Understanding the Media is
Essential to Understanding the World
KOGA BROWES ScottAssociate Professor, College of International Relations
It Is Difficult To Accurately Interpret Information
Without Knowing How the Media Works
Why it is necessary to understand the media to understand the world?
Koga-BrowesIt is necessary to obtain information through news media in order to understand international affairs. But news is created by people, so its content changes according to intentions and judgements of the people making it. If you do not have a reasonable understanding of how the news works, you will not be able to interpret the information you encounter correctly. Students of international relations need to know how news is created and the approaches behind it. I think it is important to improve one’s ability to discern the facts in news, based on an understanding that news is not reality conveyed as is, but simply one version of reality. In other words, it is important to improve one’s media literacy.
Having spent a long time working in television broadcasting in Japan and the UK, I mainly research news images. Humans can recognize reality, reproduce it using language and images, and communicate it to others. This is what is known as “communication”, and the media is sometimes the bearer of that communication. When reproducing facts using language, the relationship between the communicator and society and the intention of the communicator can be seen through the words and sentence structures chosen. There are established methods for analyzing such language. On the other hand, it is difficult to grasp the intention behind news footage, and there is not an established analysis method for such footage in the academic world. My research concerns visual semiotics , which analyzes images in a similar way to language , and aims to clarify how news footage reproduces reality. I am particularly interested in how Japanese news programs describe Japanese society through news footage. Through this research, I would like to give students some pointers for understanding how the media works.
BBC News Clearly Shows Who
an Opinion Belongs To
Is there any difference in how Japanese and English news programs are made?
Koga-BrowesIf you compare, for instance, NHK with the BBC, you can see that the BBC always clearly shows who is communicating a certain piece of information. Whenever a video report is used in a show, the name of the reporter behind it is displayed and it is clear whose opinion is being shown. On the other hand, it may not be clear whose voice we are hearing in a narrated video on NHK. Sometimes the voice of a voice actor is overlaid. I get the impression that opinions are conveyed as the opinion of the program itself, rather than that of a particular individual.
Another characteristic of Japanese news programs is that ‘jump cuts’ are allowed. For example, in videos in which an expert expresses their opinion, there are time when you see the speaker’s face or posture jump slightly, and you know that it has been cut there. It might not look beautiful as a video, but the fact that it is clear that the video has been cut is an honest act. The norms of television production in the UK mean that these ‘jump cuts’ are not allowed. When a video is cut, it is edited to flow smoothly, such as by inserting a clip of the interviewer/listener, a ‘noddy’. While this might be beautiful as a video, important information may be hidden from the viewer without them knowing it. It is not a case of one style being better than the other, but it is important to know the ‘cultural’ differences in how news is made and how to interpret it correctly.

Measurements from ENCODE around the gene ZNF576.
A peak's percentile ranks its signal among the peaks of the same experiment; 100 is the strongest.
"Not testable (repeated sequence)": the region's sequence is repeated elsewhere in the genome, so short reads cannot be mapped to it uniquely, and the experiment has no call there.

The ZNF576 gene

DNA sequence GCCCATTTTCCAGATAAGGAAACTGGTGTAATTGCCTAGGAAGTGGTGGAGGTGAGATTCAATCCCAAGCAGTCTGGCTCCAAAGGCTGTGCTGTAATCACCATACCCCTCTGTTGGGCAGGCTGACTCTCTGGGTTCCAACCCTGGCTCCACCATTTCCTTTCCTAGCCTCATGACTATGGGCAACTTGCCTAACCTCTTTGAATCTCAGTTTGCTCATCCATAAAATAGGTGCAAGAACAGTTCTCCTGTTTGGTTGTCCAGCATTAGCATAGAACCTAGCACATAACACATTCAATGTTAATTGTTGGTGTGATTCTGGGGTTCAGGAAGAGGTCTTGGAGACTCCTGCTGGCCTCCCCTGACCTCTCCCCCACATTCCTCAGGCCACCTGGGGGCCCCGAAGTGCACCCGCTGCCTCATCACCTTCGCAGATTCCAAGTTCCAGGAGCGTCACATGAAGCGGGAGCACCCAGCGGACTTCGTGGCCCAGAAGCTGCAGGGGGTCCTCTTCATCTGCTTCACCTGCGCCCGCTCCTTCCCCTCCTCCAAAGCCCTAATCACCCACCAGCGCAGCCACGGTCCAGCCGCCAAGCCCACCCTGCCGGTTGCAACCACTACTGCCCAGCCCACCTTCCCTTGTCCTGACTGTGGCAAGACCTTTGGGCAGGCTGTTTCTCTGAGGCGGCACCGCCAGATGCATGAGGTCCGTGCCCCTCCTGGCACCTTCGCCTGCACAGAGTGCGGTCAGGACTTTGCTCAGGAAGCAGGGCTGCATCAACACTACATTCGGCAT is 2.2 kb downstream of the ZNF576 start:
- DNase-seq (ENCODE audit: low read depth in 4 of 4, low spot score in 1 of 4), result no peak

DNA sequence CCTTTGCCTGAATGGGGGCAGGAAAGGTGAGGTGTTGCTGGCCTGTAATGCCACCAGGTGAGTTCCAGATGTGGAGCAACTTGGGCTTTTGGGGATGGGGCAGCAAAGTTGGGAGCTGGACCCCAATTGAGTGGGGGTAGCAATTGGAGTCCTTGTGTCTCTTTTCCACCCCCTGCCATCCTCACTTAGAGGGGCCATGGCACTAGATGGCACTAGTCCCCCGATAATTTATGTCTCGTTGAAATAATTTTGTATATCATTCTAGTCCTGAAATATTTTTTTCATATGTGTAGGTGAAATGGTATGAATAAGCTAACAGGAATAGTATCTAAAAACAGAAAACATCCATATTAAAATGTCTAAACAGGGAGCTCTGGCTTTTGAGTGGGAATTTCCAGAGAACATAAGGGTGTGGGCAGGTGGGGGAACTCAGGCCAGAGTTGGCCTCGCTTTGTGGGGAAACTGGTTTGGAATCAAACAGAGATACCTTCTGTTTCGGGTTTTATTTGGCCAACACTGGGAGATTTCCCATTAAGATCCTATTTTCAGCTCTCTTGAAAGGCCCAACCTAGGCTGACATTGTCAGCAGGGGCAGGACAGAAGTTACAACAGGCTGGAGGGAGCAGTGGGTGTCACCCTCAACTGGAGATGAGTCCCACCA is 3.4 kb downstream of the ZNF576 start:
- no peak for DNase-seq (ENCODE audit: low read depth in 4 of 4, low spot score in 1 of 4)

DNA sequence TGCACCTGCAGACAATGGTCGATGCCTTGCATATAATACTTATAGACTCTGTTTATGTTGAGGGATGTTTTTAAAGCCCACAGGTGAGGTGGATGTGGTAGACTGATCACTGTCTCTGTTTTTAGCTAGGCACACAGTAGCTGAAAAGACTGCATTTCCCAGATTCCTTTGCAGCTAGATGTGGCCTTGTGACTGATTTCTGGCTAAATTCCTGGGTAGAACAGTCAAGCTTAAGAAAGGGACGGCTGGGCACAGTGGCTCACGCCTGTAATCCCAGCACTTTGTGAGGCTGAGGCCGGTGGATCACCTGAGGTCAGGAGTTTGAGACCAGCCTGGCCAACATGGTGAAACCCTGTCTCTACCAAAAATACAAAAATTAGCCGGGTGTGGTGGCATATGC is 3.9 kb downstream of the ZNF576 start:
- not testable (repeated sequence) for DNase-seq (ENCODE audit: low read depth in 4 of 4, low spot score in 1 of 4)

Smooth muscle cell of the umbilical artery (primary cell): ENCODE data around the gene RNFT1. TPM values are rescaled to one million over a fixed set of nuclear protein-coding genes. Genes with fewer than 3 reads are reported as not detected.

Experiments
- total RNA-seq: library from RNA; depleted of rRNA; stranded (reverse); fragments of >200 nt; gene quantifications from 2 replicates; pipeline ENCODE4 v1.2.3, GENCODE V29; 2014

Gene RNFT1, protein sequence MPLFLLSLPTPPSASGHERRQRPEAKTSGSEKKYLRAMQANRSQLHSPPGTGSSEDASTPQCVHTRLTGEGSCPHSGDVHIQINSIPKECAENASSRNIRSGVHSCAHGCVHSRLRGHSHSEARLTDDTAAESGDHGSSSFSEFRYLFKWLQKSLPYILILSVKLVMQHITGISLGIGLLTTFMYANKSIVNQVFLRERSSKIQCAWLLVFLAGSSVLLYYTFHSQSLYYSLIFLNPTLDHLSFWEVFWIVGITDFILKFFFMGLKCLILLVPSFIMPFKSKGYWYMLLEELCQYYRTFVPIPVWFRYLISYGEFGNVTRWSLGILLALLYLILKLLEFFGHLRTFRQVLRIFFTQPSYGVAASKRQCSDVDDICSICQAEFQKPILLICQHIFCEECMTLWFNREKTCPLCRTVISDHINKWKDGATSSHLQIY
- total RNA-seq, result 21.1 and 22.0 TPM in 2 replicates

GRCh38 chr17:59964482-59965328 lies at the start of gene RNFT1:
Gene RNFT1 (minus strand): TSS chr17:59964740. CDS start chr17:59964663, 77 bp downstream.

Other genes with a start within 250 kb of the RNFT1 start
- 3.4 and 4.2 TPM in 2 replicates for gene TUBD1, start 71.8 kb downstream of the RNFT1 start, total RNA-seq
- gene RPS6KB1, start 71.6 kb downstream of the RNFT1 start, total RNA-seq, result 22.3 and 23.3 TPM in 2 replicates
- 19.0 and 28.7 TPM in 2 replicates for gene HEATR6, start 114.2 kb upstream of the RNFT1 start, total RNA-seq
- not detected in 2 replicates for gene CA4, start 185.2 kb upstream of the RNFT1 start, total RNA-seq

Reading the Media from My Experiences
as Camera Operator and Producer
Why did you become involved with Japan?
Koga-BrowesI first encountered Japan as a child. It was at an exhibition of Japanese design I was taken to at the Victoria and Albert Museum in London. Among the various exhibits, I remember a kite depicting kabuki actors particularly impressed me. I had always been interested in languages, but my interest in Japanese design led me to an interest in kanji characters, so I decided to study Japanese at university. After graduation, I joined TBS as a Japanese-speaking staff member and worked at the London bureau. I used to work as an ‘fixer/producer’, but a Japanese camera operator taught me how to shoot video, and before I knew it, I was shooting and covering stories. In those days, Irish Republican Army terrorism was rampant in Britain, and I once picked up the phone to a bomb threat call from the terrorists to TBS. When I checked the password with the police, they found it was real, and I remember that we rushed to the scene with a camera, full of excitement, it’s not very often TBS has the chance of a scoop in London!
After gaining experience as a camera operator and producer for Reuters and Nippon TV, I became a freelancer and was involved in the production of many programs, music videos, variety shows as well asnews and sports. At the same time, I wanted to engage in research and education by making use of my experience in the media, so I obtained a doctorate from a graduate school in the United Kingdom. After working as a research fellow at Kyushu University in my wife’s hometown, I have been teaching media studies at Ritsumeikan since 2012.
My class is like an introduction to media studies, where students can learn how the media, especially the news media, crafts information and how to analyze the information provided by the media. The knowledge and skills acquired here will help improve students’ media literacy.
For Those Interested in Media Literacy: BOOKS
University of California Press (1969)
Tufte, Edward R
Images and Quantities, Evidence and Narrative
Graphics Press (1997)
For Those Interested in Media Literacy: MOVIES
All the President's Men
1976, United States
2015, United States
1976, United States